thefront housing 32. An annular spacer k'H performs a similar function with respect to the rear housing section 22. The front cover plate 42 is provided with a bore to support 'andposition parts`j1ll,"15'and 16 (Fig. 1), of which 'I4 "is described as acontrol piston and `'l5 vis a h'andwheel forturningjtherod 16 which positions control piston; The control piston 14 is longitudinally guided bythealigned bores 29, I9 and 3'l `within the;lrou'sin'gsectionsA and it is provided'near its opposite ends with helical gear tooth sectors 11, 'Il meshing with the cam gear toothsectors 65, -'ofithe'cams 39and 40 (Figs. 1 and 5). The control VpistonV is movable longitudinally by the rotation'of the control rod 'I6 the right-hand portion 16'- {'of which is provided with screw threads oactin'g" with internal screw threads V13 ina bore-of the-control piston. The handwheel 15 forturning thev rod 16 is provided with appropriate'graduations or indicia to show the position -ofthe control piston. The rod 'I6 is also provided with a iiange or collarr16a which, in cooperation'with'a face of the handwheel and the interposed' cover plate 4I will position-the rod against raxial movement.

In turn, the driver'69 restrainslthe. cylinder block 49 from moving axially toward' The gear sectors`65` and Il have: helicalteetli, preferablyl about forty-live degree helixia'n'gles` bearing against itsY respective stop. pin 62. `The.` control piston is notv keyed 'against rotationabout' itsown axis.A

In Fig. 11 of the'drawings there is shownan enlarged'central longitudinal section of one'of the twenty pistons' 56'ofthe Fig. 1 assembly. The body of the piston' is considered as tubular, having the Working portion`51 'formed' integrally with the head portionl 5S "of larger diameter. The portion 58 serves as a crosshead to support and guide the outer'end ofthe pistOn,"an'd`it:is provided with a spherically surfaced f socketfto receive' the-'ball driver 59, which may functionally be considered as a piston head'. Thes'ocketi's relieved as `at r to a diameter substantiallyfequal.' to theexternal diameter 'of thef piston'fportion! 5l.'y The bore 51 receivesone end of the ,pistoni return spring 60 (Fig. 1). The openingor'space* t within the main body of the pistonportion 5:1? communicates with the space at r throughith'e openingk q so that fluid under 'pressure' from'the cylinder bore fillsv the piston space at'r, q, andt;

and exerts its pressure 'directly against the ball 59. vSince the ball area`exposed to thisiluid pressure is substantially `equal to the cross-sec-V tional area of the workingportion 57 `of itheipis-VA ton, substantially allof the hydraulic lloadfagainst the piston is 'carried directly by the ball.- The axial load taken bythespheri'cal seat surfaceu consists of the force exertedby 'the spring -69' plus the force represented by theproduct ofthe unit fluid pressure `and the difference between the overall cross-sectional area-of Athe piston porf tion 51 andthe Iarea of the ball exposed directly to iluid pressure within the piston. Inadditionv to this residual axial'load' consideration .must begiven to the transverse force components due to the'rolling of the ballon the inclinedcamsurface.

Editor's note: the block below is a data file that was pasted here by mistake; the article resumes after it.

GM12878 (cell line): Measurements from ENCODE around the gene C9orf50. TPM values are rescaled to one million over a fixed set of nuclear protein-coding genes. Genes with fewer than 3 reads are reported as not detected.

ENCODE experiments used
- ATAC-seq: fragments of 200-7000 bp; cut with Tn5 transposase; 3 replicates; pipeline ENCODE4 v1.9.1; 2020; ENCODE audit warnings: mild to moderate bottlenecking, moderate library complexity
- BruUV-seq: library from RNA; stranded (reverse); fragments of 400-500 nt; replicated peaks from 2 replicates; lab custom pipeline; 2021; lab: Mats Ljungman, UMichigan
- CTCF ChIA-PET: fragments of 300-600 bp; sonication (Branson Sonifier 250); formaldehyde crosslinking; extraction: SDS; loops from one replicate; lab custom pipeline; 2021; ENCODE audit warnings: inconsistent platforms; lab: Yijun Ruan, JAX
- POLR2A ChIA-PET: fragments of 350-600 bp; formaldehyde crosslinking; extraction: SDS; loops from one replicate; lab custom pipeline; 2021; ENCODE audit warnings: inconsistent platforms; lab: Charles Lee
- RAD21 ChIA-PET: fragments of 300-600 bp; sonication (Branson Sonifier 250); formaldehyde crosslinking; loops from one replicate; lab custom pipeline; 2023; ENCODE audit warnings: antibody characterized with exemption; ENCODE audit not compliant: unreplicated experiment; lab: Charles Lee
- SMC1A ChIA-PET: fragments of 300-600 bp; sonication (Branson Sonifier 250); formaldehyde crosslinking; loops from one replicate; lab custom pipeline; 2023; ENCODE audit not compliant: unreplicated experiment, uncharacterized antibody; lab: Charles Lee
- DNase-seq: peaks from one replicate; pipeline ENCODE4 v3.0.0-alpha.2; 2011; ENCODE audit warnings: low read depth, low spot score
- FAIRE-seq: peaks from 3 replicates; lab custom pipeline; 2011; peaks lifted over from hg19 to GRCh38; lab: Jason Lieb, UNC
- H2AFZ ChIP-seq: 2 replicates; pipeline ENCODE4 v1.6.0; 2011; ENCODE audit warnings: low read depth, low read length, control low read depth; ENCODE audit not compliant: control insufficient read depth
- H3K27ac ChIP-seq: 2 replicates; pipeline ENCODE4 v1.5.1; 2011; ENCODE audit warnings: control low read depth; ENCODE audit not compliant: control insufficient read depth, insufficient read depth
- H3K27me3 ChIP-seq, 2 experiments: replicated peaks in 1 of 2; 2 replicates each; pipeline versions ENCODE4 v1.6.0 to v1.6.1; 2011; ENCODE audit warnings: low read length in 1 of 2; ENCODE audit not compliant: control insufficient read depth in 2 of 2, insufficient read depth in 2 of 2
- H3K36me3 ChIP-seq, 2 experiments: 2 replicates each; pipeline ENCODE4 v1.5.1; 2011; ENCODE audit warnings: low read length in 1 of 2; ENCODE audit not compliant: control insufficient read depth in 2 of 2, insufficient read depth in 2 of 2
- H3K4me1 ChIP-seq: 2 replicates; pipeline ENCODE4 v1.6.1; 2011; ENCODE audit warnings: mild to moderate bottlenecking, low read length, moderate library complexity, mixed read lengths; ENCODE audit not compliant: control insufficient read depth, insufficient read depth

The total force between the cam and -th'e ball." 59 may be represented by the vector x at a'nangler of inclination w. The axial component 6fm is y1,

most of which is counterbalanced'byfthe 'uidpressure effective on ball 59 through opening lp',

and only a little of which has'to be carried 'byl seat surface u. The transverse component 'f' is e directed at right angles to the piston axis and substantially toward the sphericallysurfacedA seat u. From this analysis, and the-'- disclosure in the drawings- (Figs. 1 and 11), it willappear that the spherical seat is not undulyloaded'feitherA` axially or transversely. The axial `load on the spherical seat is relatively small, andthe" seatv has a wide and'ample bearing surface to v'withistand the transverse force component. lThe ballV will therefore roll freely in thesocket and, at the same time, it will seall the socket against fluid leakage. This is particularly apparent whenit is considered that the bearing surface 'between' the face of the socket 'u and the ball 59 isalwa'ys well supplied with fluid under high4V pressure tol serve as a-lubricant.

In operation, the loaden the piston' 56l` is rap'g-xv idly changed from high to low pressure, and the direction and magnitude of the transverse force components are also changing. These changes occur rapidly during a piston movement of sixty cycles per second (for example) and insure ample renewal of the lubricant between the ball and its seat. The ball and seat construction is also such that there is automatic compensation for wear.

Each of the springs 60 has its opposite ends seated Within the bore of piston portions 51, 51 of opposed pistons 56, 56 as indicated in Fig. 1; and each spring, therefore, causes the two pistons to be constrained to follow the contours of the cams 30 and 40, respectively. With the construction shown, the forces required to accelerate the pistons to make them follow the cam contours are well within safe values which can be attained by springs fitting the spaces provided by the pistons. For example, a driving speed of 1725 R. P. M. requires a maximum spring pressure of the order of thirty pounds.